$$ PPM=\frac{\alpha \overset{\sim }{P_U}+\left(1-\alpha \right)\overset{\sim }{P_N}}{\alpha \left(\overset{\sim }{P_U}+\overset{\sim }{R_U}+\overset{\sim }{NA_{U1}}+\overset{\sim }{NA_{U2}}\right)+\left(1-\alpha \right)\overset{\sim }{\Big({P}_N}+\overset{\sim }{R_N}+\overset{\sim }{NA_{N1}}+\overset{\sim }{NA_{N2}}\Big)} $$

In summary, the PPM represents the privacy paradox metric. It models individual consumers’ privacy calculus, classifies their service usage or non-service usage as rational or paradoxical, and aggregates multiple consumers’ intentions and behavior to a single measure. Thereby, higher values of the PPM indicate more paradoxical behavior.

Practical application of the privacy paradox metric

Mobile apps are a special type of digital service that we use to illustrate the application of the PPM. Consumers’ intention to use a service can be determined by querying them on the service’s perceived benefits and risk. The usage or non-usage of the service and, with that, the disclosure of private data enable conclusions about real behavior. The application context of mobile apps is particularly suitable for determining the PPM because the installation of a specific app is an indicator of consumers’ willingness or lack thereof to release their data. App permissions, which provide access to private data on a smartphone (Egelman et al. 2013), need to be approved by consumers in the app store when installing the app (Keith et al. 2013). Thus, consumers can typically avoid the privacy invasion only by not installing the app (Egelman et al. 2013). With that knowledge, it is possible to draw conclusions about the gap between consumers’ intention to disclose private data and their real behavior. Because perceived benefits and perceived risk are not readily available, consumers need to be asked for these measures in a survey. In August 2015, we conducted a survey with 715 participants from the 150 largest universities in Germany. In the following section, we first present a concrete ascertainment of the variables necessary for the PPM in the context of mobile apps. Subsequently, the results of the survey and the PPM are presented.

Determination of the privacy paradox metric in mobile apps

The survey questionnaire consists of four parts: app benefit and installation, app risk, and demographic data. The full German questionnaire is available from the authors upon request. The determination of the PPM in mobile apps abides by the formulas in “Basic Concept and Calculation” section. Before we discuss the operationalization of the PPM constructs in the context of mobile apps, we define requirements on the app selection process.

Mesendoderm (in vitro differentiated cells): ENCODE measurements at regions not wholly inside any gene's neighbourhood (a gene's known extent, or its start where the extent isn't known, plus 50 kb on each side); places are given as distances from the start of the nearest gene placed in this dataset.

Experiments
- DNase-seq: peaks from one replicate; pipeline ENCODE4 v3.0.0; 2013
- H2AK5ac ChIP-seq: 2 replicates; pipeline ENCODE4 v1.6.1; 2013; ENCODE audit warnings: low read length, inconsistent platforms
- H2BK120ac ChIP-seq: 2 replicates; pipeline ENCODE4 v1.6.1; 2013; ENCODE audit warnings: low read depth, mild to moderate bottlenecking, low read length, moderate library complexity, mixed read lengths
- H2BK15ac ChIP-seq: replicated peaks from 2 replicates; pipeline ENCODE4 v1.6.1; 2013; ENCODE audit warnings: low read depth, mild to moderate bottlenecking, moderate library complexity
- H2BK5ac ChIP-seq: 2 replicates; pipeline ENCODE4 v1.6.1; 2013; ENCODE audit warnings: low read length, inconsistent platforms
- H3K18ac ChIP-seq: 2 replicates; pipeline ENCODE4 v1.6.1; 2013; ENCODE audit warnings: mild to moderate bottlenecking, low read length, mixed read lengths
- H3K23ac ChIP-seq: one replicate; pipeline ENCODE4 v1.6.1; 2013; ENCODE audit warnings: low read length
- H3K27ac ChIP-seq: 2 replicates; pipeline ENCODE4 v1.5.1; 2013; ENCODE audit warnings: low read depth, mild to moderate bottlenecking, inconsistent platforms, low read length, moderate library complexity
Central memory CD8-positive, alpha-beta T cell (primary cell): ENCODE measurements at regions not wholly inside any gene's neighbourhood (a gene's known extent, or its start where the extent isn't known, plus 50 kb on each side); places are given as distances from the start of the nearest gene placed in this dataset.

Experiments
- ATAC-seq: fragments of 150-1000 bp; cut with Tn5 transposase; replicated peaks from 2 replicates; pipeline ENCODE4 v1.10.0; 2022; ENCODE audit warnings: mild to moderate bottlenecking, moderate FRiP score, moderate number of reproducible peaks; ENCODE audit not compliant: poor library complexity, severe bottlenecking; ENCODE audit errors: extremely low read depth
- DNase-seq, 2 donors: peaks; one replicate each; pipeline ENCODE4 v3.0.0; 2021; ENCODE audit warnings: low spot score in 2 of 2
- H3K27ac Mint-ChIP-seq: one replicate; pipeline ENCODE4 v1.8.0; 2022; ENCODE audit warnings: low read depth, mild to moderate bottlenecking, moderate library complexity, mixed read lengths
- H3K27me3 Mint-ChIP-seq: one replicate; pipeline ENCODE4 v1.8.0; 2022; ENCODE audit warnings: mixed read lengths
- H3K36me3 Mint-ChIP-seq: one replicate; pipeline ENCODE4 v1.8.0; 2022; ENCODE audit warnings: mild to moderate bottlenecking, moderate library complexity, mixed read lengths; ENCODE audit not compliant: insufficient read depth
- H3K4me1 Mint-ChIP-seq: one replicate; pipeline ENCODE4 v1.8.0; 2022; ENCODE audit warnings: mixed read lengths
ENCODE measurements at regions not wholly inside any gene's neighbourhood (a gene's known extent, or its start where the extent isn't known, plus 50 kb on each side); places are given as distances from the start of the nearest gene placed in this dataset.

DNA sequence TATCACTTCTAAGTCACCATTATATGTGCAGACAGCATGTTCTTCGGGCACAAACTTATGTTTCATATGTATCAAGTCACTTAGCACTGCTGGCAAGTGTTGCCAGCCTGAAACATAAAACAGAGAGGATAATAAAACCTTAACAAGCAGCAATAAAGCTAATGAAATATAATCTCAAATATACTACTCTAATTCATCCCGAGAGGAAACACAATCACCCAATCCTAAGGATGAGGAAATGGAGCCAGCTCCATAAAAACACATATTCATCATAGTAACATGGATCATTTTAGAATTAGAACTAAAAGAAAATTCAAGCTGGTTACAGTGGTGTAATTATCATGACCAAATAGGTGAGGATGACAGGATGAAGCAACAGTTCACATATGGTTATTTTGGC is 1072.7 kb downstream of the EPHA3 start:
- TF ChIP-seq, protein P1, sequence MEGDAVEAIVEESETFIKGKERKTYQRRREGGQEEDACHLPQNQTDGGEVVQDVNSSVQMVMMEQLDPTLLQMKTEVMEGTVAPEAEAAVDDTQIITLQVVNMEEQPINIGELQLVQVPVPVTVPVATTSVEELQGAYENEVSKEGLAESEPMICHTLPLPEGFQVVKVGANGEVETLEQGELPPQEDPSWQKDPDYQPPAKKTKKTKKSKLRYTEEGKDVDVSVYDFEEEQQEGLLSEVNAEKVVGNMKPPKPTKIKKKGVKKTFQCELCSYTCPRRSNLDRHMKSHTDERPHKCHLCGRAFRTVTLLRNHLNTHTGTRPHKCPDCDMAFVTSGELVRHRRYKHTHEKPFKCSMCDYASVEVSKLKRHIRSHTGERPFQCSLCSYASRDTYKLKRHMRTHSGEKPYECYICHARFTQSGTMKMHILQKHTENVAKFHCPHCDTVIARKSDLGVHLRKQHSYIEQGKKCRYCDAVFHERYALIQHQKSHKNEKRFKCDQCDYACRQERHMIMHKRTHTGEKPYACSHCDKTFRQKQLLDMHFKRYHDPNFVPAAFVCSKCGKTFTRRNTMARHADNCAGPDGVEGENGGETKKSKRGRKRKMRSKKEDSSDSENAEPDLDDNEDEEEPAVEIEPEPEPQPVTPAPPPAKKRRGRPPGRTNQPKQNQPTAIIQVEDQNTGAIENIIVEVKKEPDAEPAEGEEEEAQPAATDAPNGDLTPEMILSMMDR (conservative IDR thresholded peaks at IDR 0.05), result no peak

For this practical application of the PPM, the aim is to survey app users on their perceived benefits and risks associated with apps and compare this perception with actual installation behavior. To gain comparability across participants and limit the length of the questionnaire, we focus on five app categories. Further, to limit length of the questionnaire, we decided to not query benefits on the app level but the app category level. This requires app categories in which the benefits of different apps can reasonably be assumed rather homogenous and replaceable. Thus, we avoid app categories subject to network effects, such as present for online social networks or communication apps, for example, as this would violate the homogeneity assumption. Additionally, the consumers’ usage decision depends on the monetary costs of an app. To keep the survey simple and to preserve the homogeneity of the apps, we consider only free apps and, thus only app categories where these are common. To ensure some degree of representativeness of the app category selection, we recruited 20 test subjects and analyzed their installed apps. As a result, the following five app categories are selected for the survey: navigation, note, radio, picture editor, and running. The questionnaire contains about ten popular examples for each app category and the option to enter additional apps.

To determine the consumer’s service benefit i in a non-organizational context, we use m = 2 constructs of the extended unified theory of acceptance and use of technology (UTAUT2), namely, hedonic motivation and performance expectancy. “Hedonic motivation is defined as the fun or pleasure derived from using a technology” (Venkatesh et al. 2012, p. 161). It plays an important role and is a clear predictor of the intention to use it (Venkatesh et al. 2012). “Performance expectancy is defined as the degree to which using a technology will provide benefits to consumers in performing in certain activities” (Venkatesh et al. 2012, p. 159). Prior research found that performance expectancy is the main driver for the intention to use a technology (Venkatesh et al. 2012). In summary, both constructs are important drivers in explaining the intentions of consumers (Venkatesh et al. 2012). We operationalize hedonic motivation and performance expectancy with survey items adapted from the UTAUT2 (Venkatesh et al. 2012). Table 2 lists how items of the UTAUT2 are adjusted to measure the service benefit i for each consumer i. Similar to the UTAUT2, all items are measured using a seven-point Likert scale, with anchors being 1 (“strongly disagree”) and 7 (“strongly agree”).